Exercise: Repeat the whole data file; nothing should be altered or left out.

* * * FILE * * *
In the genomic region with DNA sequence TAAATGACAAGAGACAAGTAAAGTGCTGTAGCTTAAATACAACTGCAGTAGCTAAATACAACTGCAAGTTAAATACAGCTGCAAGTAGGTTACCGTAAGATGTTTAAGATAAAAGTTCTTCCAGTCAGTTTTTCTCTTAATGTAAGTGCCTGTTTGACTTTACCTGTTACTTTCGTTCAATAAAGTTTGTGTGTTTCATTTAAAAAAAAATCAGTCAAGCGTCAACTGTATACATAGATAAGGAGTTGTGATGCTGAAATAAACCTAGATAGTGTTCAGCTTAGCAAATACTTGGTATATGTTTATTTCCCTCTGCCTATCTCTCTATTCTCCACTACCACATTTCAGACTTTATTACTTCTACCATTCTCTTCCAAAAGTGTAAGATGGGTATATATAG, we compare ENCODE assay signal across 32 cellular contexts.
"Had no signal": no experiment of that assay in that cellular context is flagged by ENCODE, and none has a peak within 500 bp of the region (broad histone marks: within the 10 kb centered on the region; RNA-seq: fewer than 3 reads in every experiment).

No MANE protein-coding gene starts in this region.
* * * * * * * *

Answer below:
In the genomic region with DNA sequence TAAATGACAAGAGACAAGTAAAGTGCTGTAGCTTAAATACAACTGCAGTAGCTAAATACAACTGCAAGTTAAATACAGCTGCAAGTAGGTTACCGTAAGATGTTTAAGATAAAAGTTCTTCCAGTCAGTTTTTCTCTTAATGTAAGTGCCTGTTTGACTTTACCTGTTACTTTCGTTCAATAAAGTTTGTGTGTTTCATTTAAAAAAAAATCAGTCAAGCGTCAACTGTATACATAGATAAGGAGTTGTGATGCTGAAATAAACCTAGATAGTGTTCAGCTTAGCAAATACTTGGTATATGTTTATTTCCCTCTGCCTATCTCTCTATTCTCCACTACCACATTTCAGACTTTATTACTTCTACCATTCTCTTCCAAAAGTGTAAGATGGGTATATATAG, we compare ENCODE assay signal across 32 cellular contexts.
"Had no signal": no experiment of that assay in that cellular context is flagged by ENCODE, and none has a peak within 500 bp of the region (broad histone marks: within the 10 kb centered on the region; RNA-seq: fewer than 3 reads in every experiment).

No MANE protein-coding gene starts in this region.